Huhn also gives a detailed account of the trial resulting from a lawsuit that O’Connor filed against the St. Louis Browns after he was fired for his actions on the final day of the season.

One thing is for sure, Hugh Chalmers got his money’s worth out of his promotion. Reading The Chalmers Race: Ty Cobb, Napoleon Lajoie, and the Controversial 1910 Batting Title That Became a National Obsession is a great way to get ready for the coming season.

Life in the Minors

In Where Nobody Knows Your Name: Life in the Minor Leagues of Baseball, John Feinstein follows several individuals, mostly players, as they plug along in Triple-A trying to get to the big leagues. Feinstein mostly follows players trying to get back to the major leagues, but he also covers a couple of managers, and umpire, and a broadcaster.

One thing Feinstein makes abundantly clear in Where Nobody Knows Your Name is that there is a huge difference between Major League Baseball and Triple-A. From the level of competition to the mode of transportation, it is a long way from Pawtucket to Boston or Gwinnett to Atlanta.

© T.C.G.

© T.C.G.

Feinstein spends most of his time on players Scott Elarton, Jon Lindsey, Nate McLouth, Scott Podsednik, Chris Schwinden, and Brett Tomko, but he also follows the ups and downs of managers Ron Johnson and Charlie Montoyo, and umpire Mark Lollo. Feinstein devotes a few pages to broadcaster Steve Hyder, who put in nine years with the Pawtucket Red Sox only to be passed over when a job with Boston became available.

Early in the book, Feinstein talks about how Scott Elarton decided not to use steroids in an attempt to make it to the majors. Feinstein points out that Commissioner Fay Vincent banned steroids in 1991, there was no testing. It’s easy to see that such a system would not, and did not, work.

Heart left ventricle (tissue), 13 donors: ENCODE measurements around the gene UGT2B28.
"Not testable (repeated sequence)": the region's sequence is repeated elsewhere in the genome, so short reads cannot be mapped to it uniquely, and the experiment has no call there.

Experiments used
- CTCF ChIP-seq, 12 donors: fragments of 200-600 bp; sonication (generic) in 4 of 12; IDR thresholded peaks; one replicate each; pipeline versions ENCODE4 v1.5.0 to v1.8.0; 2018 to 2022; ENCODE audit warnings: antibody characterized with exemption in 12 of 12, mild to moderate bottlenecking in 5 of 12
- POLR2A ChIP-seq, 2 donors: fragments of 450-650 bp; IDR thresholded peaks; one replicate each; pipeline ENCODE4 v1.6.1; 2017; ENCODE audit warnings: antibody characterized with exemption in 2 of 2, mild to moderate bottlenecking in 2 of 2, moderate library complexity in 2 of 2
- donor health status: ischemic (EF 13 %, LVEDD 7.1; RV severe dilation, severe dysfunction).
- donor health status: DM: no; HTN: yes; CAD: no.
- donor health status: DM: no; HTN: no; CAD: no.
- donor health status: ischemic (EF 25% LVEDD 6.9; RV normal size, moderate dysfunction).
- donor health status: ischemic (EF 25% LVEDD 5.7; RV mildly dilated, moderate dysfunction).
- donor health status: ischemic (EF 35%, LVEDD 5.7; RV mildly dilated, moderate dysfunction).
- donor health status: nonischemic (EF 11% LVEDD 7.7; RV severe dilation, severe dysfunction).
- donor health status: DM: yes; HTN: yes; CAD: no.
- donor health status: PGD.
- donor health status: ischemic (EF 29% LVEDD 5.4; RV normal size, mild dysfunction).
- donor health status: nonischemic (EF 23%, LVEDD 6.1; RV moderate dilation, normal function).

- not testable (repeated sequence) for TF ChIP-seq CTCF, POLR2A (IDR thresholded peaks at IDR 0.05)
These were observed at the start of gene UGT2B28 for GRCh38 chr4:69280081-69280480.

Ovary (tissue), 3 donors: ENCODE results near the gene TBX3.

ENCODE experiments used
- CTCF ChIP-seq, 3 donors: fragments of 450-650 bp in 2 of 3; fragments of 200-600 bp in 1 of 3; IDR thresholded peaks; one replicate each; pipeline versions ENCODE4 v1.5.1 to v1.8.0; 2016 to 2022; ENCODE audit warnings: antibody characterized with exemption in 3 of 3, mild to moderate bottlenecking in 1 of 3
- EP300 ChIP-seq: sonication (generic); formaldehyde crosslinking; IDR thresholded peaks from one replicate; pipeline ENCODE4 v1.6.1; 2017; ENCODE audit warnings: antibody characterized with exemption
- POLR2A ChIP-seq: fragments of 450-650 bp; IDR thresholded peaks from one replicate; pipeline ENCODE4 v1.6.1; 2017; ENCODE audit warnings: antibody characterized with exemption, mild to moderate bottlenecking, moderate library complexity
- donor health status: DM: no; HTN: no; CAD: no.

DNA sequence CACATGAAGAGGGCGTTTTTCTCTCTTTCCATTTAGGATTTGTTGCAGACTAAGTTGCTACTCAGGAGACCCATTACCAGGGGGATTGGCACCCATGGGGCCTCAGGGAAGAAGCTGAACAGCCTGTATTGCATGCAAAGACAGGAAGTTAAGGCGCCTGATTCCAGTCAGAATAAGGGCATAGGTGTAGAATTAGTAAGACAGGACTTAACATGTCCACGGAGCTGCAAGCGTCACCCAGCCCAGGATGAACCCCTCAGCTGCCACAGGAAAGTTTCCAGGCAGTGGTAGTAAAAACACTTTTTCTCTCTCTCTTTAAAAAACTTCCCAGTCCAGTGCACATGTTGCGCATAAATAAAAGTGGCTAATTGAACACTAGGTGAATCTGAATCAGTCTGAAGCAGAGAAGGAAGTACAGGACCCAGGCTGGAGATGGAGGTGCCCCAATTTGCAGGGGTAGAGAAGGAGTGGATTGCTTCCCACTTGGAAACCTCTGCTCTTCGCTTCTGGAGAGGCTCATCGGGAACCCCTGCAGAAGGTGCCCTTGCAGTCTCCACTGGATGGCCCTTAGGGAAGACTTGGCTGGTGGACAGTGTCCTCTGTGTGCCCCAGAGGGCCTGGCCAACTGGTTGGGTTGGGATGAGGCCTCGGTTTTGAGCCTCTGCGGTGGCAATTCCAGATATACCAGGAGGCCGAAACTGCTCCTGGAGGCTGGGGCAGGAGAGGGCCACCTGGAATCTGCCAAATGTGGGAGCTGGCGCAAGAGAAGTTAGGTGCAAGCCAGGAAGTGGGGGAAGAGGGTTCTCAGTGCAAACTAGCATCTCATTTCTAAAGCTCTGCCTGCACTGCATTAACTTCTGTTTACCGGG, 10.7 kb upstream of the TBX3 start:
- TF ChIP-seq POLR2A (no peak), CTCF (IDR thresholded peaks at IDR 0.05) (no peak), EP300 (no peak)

The saga of Chris Schwinden perhaps best defines how chaotic life in the minor leagues can be. In a five-week span, Schwinden made seven appearances for five different teams with four different organizations in five different cities. His journey went from the Buffalo Bisons to the New York Mets and then on to the Las Vegas 51s and then to the Columbus Clippers and finally to the Scranton/Wilkes-Barre Yankees.

There is the story of Rich Thompson who went eight years between at-bats in the big leagues. Thompson made the Kansas City Royals out of Spring Training in 2004, batted once, grounded into a double play, and then went back to the minor leagues.

Thompson began an odyssey that took him to the minor league systems of the Pittsburgh Pirates, Arizona D’Backs, Boston Red Sox, and Philadelphia Phillies. Along the way he became a CPA in case this baseball thing didn’t work out. In May of 2012, the Phillies traded him to the Tampa Bay Rays, where he went straight to the Major Leagues.

In his first game back, Thompson pinch ran and then was in the starting lineup the next night batting ninth and playing center field. He struck out in his first at-bat in eight years, but then in the bottom of the fourth with a runner at second base, Thompson hit a line drive to center for his first big league hit and run batted in. Making the most of his appearance, he also stole second and third bases. Thompson was back in the minor leagues three weeks later. He made it back to the big leagues for another short stint and then went back to the minors before the Rays called him up for the remainder of the season after rosters expanded in September.

As a Braves fan, I enjoyed brief segments on pitcher Buddy Carlyle and catcher J.C. Boscan. Carlyle had some nice things to say about his manager, Bobby Cox, and how Cox made him feel like part of the team. Boscan’s story of finally making it to the major leagues 13 years after signing with the Braves is one of the best parts of this book.

Feinstein does a good job of making it sound as if you, the reader, are sitting by, eavesdropping on his conversations with the people he interviews. Where Nobody Knows Your Name: Life in the Minor Leagues of Baseball is a good book to read as we head toward Spring Training because it lets us all know how desperately the players, managers, umpires, and broadcasters want to make it to the major leagues.

(all statistics are from Baseball-Reference.com)

One Comment leave one →
  1. March 1, 2015 9:28 am